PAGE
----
“As a result of my activism and speaking truth to power, I’ve been accused of many things including being anti-Canadian, anti-Semitic and anti-Quebecois,” said Yves. “I’m none of these things. I find these accusations ironic considering I grew up in a Vancouver household where every year half the people at our Christmas Eve reveillon were Jewish, I played the most Canadian of all sports, I often write at Tim Hortons and I choose to live in Quebec and raise my child in French.”

Please go to the Controversies page to read more in depth about these issues.

Praise for Yves

“Yves became a foreign-policy expert by working as a night doorman in Montreal…He’s in the mould of I. F. Stone, who wasted no time with politicians, who all have an agenda, but went instead straight to the public record.”
– Rick Salutin, Globe and Mail

“Truth is often a casualty in politics. Thankfully, there’s Yves Engler—Canada’s version of Noam Chomsky—to set the record straight when political spin morphs into historical fact.”
– Charlie Smith, Georgia Straight

“One of the most vociferous critics of Canada’s self-presentation is Yves Engler. Engler is the sort of writer/activist so dedicated to the truth that his reputation sometimes suffers for it. ‘Success’, from a materialist perspective, is rarely just a matter of perseverance and hard work; it’s also a matter of political savvy. The truly driven, those unwilling to brook hypocrisy or self-censorship, often find themselves silently respected for their integrity, yet also subtly silenced from mainstream discourse, marginalized along the sidelines. It’s a pity, because without them, what a terrible and deluded world this would be.”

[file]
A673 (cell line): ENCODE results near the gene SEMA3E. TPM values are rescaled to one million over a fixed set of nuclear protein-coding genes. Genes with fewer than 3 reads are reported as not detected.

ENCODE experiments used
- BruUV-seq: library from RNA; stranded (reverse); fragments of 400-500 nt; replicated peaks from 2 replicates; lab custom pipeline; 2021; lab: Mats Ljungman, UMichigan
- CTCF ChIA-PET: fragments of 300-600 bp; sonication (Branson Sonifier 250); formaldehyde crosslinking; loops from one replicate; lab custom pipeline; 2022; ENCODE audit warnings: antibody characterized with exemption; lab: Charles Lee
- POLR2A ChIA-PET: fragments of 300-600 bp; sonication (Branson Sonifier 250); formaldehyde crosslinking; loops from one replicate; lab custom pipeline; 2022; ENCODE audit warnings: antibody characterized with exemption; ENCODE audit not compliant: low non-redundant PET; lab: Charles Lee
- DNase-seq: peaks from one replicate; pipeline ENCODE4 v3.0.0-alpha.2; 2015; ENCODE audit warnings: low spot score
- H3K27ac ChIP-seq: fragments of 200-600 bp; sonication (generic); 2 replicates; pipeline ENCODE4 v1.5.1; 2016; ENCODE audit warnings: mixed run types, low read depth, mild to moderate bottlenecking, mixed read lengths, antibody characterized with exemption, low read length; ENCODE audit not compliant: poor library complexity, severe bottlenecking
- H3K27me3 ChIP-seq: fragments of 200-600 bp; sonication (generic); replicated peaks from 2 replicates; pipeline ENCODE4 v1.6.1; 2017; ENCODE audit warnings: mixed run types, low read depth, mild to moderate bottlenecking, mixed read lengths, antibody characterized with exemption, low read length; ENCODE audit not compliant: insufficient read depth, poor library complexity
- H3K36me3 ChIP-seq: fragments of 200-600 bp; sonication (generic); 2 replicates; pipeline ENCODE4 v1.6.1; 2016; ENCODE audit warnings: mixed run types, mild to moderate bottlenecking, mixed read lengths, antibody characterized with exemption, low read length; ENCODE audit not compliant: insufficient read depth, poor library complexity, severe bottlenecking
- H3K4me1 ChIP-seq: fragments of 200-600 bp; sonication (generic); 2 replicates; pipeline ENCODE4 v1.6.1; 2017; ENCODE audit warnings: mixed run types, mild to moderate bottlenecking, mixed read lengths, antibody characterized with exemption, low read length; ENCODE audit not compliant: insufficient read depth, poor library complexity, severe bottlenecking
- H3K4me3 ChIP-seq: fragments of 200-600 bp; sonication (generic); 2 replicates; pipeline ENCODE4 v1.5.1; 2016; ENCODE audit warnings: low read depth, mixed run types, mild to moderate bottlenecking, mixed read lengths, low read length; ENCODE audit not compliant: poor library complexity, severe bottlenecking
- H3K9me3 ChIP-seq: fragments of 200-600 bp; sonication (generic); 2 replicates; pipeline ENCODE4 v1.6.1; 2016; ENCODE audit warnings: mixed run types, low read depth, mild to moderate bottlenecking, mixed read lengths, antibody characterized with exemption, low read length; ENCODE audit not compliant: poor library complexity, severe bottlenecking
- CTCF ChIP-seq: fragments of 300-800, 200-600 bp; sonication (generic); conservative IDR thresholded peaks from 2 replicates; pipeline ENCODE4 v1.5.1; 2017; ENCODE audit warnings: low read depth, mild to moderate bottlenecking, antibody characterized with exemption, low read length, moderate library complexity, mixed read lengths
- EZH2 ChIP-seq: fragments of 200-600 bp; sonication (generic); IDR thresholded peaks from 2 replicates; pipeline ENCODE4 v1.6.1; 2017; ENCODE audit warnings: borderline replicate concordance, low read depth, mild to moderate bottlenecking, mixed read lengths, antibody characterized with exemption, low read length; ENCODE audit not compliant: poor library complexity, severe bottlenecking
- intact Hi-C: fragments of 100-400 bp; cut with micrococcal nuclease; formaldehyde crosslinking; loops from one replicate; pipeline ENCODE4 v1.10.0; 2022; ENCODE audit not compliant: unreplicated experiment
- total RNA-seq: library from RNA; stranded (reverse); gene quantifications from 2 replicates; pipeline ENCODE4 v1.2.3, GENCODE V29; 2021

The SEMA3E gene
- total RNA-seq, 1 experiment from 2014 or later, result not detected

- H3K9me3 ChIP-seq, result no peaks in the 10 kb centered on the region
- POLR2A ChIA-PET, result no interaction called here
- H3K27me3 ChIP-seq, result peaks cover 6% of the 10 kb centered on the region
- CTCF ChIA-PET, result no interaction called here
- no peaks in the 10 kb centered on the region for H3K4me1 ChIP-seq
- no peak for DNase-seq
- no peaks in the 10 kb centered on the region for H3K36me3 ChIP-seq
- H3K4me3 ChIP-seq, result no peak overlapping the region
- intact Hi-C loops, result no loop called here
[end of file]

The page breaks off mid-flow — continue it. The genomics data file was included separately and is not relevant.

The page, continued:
– Hans Rollmann, PopMatters

“One of the most important voices on the Canadian Left.”

– Greg Shupak, Briarpatch

“Yves Engler is part of that rare but growing group of social critics unafraid to confront Canada’s self-satisfied myths, regardless of whose feathers he ruffles in the process.”

– Matthew Behrens, Quill & Quire

“As for me, I’m still waiting for a true B.C.-raised muckraker—like Bob Mackin, Yves Engler, or Michael Bate—to receive the Order of Canada.”

– Charlie Smith, Georgia Straight

“Engler is in his mid-thirties and has established himself as a Chomsky-styled iconoclast. He has punctured holes in Canada’s beloved myths.”

– Michael Welton, Counterpunch